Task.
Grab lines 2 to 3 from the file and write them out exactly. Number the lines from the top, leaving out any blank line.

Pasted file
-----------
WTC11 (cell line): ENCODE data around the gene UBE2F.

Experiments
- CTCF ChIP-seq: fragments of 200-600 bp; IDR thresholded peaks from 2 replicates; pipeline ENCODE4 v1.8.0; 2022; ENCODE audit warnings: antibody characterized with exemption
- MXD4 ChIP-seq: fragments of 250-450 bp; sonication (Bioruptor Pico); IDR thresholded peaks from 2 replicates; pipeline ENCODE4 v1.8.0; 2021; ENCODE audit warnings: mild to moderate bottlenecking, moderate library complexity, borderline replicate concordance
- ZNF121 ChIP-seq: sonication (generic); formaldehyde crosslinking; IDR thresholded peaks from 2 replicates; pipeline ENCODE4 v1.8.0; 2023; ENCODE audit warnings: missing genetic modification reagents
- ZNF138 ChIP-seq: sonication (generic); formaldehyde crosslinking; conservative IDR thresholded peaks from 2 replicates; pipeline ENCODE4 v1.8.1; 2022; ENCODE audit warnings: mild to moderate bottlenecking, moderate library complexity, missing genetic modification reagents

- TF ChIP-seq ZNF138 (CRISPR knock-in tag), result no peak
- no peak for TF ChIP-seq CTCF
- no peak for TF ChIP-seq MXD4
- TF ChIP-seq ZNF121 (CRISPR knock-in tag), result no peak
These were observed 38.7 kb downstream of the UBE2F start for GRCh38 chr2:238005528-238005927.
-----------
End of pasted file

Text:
Experiments
- CTCF ChIP-seq: fragments of 200-600 bp; IDR thresholded peaks from 2 replicates; pipeline ENCODE4 v1.8.0; 2022; ENCODE audit warnings: antibody characterized with exemption